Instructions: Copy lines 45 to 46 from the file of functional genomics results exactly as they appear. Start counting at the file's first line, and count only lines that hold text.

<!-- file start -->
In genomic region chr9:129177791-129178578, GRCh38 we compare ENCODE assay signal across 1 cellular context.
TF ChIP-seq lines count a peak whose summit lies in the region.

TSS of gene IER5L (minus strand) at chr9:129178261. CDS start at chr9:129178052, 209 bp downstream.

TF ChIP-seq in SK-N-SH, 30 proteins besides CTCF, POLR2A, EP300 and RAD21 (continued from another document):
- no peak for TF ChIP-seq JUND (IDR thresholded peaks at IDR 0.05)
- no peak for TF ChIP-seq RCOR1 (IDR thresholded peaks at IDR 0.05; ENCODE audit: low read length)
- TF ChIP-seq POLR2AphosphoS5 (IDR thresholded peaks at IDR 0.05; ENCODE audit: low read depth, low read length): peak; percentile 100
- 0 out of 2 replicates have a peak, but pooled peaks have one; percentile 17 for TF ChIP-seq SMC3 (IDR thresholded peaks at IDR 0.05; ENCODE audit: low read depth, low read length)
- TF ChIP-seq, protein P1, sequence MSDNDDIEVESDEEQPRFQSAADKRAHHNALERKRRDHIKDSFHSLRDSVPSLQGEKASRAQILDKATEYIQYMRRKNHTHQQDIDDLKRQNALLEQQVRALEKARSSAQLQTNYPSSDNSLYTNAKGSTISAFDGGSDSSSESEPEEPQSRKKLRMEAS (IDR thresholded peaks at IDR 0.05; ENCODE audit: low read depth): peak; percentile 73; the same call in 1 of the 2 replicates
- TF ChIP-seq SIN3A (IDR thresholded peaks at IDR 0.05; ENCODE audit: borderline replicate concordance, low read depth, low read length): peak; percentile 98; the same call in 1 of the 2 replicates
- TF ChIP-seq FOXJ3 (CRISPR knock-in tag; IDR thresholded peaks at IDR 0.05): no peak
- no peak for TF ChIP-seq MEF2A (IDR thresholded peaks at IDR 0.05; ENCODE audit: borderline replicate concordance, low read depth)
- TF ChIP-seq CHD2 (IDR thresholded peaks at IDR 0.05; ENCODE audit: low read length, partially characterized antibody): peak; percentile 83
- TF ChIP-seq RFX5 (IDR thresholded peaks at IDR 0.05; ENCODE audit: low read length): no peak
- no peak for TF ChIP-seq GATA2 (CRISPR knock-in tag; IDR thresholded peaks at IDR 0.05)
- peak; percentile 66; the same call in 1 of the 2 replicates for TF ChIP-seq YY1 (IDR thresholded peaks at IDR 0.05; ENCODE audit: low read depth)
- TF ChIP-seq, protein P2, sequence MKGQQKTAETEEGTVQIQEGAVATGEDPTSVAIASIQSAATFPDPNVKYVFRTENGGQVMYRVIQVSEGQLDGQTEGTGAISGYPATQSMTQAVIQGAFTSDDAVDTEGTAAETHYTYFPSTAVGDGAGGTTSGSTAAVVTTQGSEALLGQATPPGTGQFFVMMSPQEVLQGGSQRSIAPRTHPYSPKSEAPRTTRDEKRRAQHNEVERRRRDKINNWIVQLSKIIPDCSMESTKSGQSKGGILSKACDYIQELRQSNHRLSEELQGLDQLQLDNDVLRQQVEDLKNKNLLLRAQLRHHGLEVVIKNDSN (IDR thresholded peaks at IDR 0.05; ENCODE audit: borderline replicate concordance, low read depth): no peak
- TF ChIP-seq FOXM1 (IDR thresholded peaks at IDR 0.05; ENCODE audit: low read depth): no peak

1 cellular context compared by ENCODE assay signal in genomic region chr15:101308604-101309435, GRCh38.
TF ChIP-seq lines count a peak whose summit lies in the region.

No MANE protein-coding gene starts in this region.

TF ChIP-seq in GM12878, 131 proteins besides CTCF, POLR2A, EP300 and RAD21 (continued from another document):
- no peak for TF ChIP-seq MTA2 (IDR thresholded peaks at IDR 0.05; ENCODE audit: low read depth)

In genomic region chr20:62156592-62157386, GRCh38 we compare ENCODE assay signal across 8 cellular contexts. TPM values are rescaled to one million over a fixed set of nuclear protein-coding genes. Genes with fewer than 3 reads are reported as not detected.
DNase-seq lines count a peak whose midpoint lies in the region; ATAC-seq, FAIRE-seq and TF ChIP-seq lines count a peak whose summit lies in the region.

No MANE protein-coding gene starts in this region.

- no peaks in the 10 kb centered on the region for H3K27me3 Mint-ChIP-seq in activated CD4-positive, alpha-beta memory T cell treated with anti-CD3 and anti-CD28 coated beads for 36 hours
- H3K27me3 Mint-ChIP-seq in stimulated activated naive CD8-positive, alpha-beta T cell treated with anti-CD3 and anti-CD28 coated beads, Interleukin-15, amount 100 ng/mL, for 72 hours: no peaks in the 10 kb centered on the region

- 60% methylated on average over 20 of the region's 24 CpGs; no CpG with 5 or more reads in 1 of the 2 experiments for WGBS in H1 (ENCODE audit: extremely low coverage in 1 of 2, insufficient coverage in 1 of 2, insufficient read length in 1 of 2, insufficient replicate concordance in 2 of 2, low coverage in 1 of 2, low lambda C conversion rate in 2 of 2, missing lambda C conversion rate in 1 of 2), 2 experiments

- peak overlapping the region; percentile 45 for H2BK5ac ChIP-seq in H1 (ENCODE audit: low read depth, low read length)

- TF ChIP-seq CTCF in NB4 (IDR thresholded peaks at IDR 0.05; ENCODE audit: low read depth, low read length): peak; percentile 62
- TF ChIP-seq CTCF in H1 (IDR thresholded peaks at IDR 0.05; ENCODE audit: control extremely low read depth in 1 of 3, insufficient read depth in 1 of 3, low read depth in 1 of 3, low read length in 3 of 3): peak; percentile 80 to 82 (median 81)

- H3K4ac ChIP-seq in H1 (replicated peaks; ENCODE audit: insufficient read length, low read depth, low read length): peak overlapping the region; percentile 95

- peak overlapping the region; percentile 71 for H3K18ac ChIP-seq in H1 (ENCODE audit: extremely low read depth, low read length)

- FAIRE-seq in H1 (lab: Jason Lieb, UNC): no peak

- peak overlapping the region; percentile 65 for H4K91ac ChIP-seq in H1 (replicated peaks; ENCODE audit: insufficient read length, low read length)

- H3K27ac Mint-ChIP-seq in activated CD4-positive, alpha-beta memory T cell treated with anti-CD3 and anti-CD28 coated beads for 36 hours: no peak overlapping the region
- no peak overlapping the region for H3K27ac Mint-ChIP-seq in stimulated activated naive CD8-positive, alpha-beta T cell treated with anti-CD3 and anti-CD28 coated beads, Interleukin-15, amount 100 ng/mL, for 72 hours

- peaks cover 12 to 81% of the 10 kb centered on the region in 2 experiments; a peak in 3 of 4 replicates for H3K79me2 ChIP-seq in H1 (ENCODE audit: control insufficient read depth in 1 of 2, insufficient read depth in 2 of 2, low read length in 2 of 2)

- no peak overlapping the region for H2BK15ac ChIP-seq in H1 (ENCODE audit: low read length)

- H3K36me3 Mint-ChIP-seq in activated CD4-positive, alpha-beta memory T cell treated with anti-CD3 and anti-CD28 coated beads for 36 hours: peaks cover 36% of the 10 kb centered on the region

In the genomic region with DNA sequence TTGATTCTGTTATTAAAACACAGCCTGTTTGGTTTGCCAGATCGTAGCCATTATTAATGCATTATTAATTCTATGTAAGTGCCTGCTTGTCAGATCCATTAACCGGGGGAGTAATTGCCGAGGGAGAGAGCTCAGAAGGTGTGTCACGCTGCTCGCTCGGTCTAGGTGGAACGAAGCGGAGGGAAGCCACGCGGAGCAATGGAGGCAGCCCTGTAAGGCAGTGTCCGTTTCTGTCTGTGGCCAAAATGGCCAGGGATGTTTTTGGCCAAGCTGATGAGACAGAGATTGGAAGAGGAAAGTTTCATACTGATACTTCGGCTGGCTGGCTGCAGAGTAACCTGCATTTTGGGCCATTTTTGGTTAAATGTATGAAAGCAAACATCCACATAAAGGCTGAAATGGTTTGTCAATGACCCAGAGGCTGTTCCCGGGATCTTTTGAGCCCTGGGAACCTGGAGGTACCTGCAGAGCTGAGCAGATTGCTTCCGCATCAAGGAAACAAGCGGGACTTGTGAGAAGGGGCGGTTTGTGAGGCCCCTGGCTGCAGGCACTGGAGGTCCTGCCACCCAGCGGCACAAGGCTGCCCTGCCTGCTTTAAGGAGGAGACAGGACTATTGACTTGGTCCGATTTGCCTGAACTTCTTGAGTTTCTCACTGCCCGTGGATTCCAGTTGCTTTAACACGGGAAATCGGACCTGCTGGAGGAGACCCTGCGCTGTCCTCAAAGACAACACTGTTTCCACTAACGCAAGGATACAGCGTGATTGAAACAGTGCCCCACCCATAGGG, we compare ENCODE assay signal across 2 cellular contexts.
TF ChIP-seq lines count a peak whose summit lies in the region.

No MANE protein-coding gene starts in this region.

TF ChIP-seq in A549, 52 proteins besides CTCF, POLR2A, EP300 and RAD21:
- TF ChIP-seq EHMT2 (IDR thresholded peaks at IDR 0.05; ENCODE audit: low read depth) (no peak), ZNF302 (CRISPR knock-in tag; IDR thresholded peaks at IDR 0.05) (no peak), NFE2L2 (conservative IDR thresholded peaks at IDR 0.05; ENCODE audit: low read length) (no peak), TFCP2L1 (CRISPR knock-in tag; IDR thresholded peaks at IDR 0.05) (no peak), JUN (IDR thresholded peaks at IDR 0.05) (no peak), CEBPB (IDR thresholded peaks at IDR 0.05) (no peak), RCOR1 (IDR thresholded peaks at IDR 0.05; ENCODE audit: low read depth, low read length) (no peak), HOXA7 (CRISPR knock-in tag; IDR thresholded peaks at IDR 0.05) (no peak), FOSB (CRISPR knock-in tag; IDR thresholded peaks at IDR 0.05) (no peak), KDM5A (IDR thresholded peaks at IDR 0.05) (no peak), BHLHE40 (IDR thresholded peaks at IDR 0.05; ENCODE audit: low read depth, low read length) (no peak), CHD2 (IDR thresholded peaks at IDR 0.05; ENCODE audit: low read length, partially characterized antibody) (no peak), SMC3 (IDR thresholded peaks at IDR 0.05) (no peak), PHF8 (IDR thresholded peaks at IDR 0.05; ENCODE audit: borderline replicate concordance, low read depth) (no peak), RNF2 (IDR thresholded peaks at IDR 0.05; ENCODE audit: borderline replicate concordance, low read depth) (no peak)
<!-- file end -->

TF ChIP-seq in A549, 52 proteins besides CTCF, POLR2A, EP300 and RAD21:
- TF ChIP-seq EHMT2 (IDR thresholded peaks at IDR 0.05; ENCODE audit: low read depth) (no peak), ZNF302 (CRISPR knock-in tag; IDR thresholded peaks at IDR 0.05) (no peak), NFE2L2 (conservative IDR thresholded peaks at IDR 0.05; ENCODE audit: low read length) (no peak), TFCP2L1 (CRISPR knock-in tag; IDR thresholded peaks at IDR 0.05) (no peak), JUN (IDR thresholded peaks at IDR 0.05) (no peak), CEBPB (IDR thresholded peaks at IDR 0.05) (no peak), RCOR1 (IDR thresholded peaks at IDR 0.05; ENCODE audit: low read depth, low read length) (no peak), HOXA7 (CRISPR knock-in tag; IDR thresholded peaks at IDR 0.05) (no peak), FOSB (CRISPR knock-in tag; IDR thresholded peaks at IDR 0.05) (no peak), KDM5A (IDR thresholded peaks at IDR 0.05) (no peak), BHLHE40 (IDR thresholded peaks at IDR 0.05; ENCODE audit: low read depth, low read length) (no peak), CHD2 (IDR thresholded peaks at IDR 0.05; ENCODE audit: low read length, partially characterized antibody) (no peak), SMC3 (IDR thresholded peaks at IDR 0.05) (no peak), PHF8 (IDR thresholded peaks at IDR 0.05; ENCODE audit: borderline replicate concordance, low read depth) (no peak), RNF2 (IDR thresholded peaks at IDR 0.05; ENCODE audit: borderline replicate concordance, low read depth) (no peak)